loading...
Cover image for From Zero to AWS Certified in 2 Months!

From Zero to AWS Certified in 2 Months!

mnoorani profile image Moiz Noorani ・4 min read

Why AWS Certification?

The first question you want to answer for yourself is why do you want to get certified, since motivation will certainly play a big part in completing the certification. For me, the reason was that despite having 5 years of software development experience, I didn't get a chance to work on the cloud professionally.

I work full-time in Frankfurt, Germany, but I was applying for positions in Australia to join my family there, and most of the positions required experience with a cloud platform. There began the circle of (no experience <=> no job) for some of the positions that I was applying for. An AWS certification was suggested to me as a means to familiarize myself with the cloud and be ready to contribute at a new job without an extensive learning period.

Since I was working full-time, I couldn't spend more than 2 to 3 hours every evening after work. This was enough for me since it is difficult to retain any new knowledge after 2 to 3 hours of intense learning. And repetition is the key to learning. It took me 2 months to be ready for the Solutions Architect - Associate exam, starting with absolutely no knowledge of AWS.

Step 0

I started by enrolling into the Ultimate AWS Certified Solutions Architect Associate" course by Stephane Maarek on 09.10.2019. (I have no affiliations with Stephane Maarek and this is not a referral link). The course is sometimes listed at $200 but you can usually get it for $10 on the usual Udemy sales periods or searching for a coupon. This coupon should work right now: DEC_19_GET_STARTED. It was a pretty good course with theory, hands-on, quizzes, and a practice exam. I found Stephane to be a good instructor and he keeps the course updated with the new material.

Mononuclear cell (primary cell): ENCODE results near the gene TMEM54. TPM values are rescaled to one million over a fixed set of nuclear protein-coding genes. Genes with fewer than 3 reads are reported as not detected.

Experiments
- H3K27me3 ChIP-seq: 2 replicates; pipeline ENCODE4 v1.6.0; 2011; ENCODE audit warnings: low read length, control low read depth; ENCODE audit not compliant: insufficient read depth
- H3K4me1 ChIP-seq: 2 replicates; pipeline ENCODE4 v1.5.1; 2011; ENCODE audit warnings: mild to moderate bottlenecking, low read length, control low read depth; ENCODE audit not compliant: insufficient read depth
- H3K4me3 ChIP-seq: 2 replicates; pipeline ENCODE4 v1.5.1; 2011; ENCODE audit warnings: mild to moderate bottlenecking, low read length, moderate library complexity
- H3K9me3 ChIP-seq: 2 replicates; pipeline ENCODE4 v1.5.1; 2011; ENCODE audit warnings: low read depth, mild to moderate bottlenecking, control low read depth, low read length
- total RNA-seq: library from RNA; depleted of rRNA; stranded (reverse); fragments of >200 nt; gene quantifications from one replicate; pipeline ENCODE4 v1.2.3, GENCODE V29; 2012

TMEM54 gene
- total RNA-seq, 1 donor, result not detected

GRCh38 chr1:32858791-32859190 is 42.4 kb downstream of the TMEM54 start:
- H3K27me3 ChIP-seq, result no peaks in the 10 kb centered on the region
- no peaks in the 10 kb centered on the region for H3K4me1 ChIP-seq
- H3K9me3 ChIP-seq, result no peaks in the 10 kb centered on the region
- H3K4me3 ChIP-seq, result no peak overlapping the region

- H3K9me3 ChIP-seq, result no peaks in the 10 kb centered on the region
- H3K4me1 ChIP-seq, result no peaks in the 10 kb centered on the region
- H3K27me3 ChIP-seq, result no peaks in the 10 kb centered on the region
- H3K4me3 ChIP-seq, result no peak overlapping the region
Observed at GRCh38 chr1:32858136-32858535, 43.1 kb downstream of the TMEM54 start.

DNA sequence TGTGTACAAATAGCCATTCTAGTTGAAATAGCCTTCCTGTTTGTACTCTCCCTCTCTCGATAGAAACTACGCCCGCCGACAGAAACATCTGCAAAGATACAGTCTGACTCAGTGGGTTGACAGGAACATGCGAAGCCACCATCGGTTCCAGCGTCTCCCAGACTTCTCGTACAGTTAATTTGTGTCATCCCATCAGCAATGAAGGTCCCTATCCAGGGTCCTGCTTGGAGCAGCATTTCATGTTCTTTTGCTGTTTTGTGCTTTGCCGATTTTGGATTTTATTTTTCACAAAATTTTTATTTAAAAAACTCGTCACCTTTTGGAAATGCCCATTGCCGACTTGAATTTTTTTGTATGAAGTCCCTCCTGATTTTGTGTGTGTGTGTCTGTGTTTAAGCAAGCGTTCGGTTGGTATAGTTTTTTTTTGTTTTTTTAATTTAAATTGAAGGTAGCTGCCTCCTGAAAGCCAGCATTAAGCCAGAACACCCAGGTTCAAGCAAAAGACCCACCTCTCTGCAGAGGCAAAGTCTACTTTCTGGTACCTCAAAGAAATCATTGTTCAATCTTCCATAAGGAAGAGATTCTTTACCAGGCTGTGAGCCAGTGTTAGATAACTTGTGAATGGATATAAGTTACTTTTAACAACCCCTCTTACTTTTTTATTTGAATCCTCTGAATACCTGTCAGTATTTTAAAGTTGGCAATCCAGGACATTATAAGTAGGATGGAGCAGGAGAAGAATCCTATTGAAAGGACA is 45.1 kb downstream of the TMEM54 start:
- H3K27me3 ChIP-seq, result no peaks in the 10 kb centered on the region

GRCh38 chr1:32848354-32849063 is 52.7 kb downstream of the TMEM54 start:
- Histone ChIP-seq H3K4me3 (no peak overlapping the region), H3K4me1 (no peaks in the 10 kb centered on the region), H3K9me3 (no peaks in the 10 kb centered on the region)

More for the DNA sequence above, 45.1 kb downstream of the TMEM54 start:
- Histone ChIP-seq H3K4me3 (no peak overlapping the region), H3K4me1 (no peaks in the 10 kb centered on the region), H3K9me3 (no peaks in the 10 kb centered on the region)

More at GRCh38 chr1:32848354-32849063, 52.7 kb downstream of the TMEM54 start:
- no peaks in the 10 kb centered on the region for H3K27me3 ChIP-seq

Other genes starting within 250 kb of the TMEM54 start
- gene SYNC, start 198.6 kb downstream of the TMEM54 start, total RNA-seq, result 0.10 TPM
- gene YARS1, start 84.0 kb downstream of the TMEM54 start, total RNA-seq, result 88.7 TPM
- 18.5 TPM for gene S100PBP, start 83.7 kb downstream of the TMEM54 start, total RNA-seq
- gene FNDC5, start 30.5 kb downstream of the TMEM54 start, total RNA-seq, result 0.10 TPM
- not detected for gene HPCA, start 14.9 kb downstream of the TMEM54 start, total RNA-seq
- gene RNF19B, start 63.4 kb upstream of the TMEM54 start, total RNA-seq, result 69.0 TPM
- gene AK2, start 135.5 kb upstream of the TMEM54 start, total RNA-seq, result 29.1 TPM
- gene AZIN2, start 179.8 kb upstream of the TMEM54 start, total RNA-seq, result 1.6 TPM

Ultimate AWS Certified Solutions Architect Associate" course by Stephane Maarek

Step 1

I started simply by watching the videos every evening to get a feeling for AWS and its various services. I didn't take any notes yet and simply tried to understand and retain any knowledge from watching the videos. The course has 18.5 hours of videos so it will take at least 2 weeks to go through it. I didn't attempt the quizzes at the end of every section yet, and left it for later.

Step 2

After going through the videos, I went through the entire PDF lecture with ~518 slides that comes with the course. I created an AWS account (free for a year), and attempted the hands-on labs by following the step-by-step instructions in the slides. In addition, I used a mind mapping technique where I jot down all the important points, separated by AWS service, on a single A4 sheet (both sides). This helps me retain the information better, and recall it during the exam. It took 2-3 weeks to go through the entire PDF and understand the information deeply.

One side of my sheet
a4 sheet

Step 3

Now comes the part to test yourself. I started by attempting the quizzes at the end of each section in the Udemy course. I got the book AWS Solutions Architect Exam Guide by Joyjeet Banerjee and only did the questions at the end of each chapter. In addition, I found some other practice questions on YouTube and did them too. Next, I did the complete practice mock exam at the end of the Udemy course. Finally, I purchased the official AWS practice exam for $20. The official practice exam gives you the best feel for the actual questions on the exam.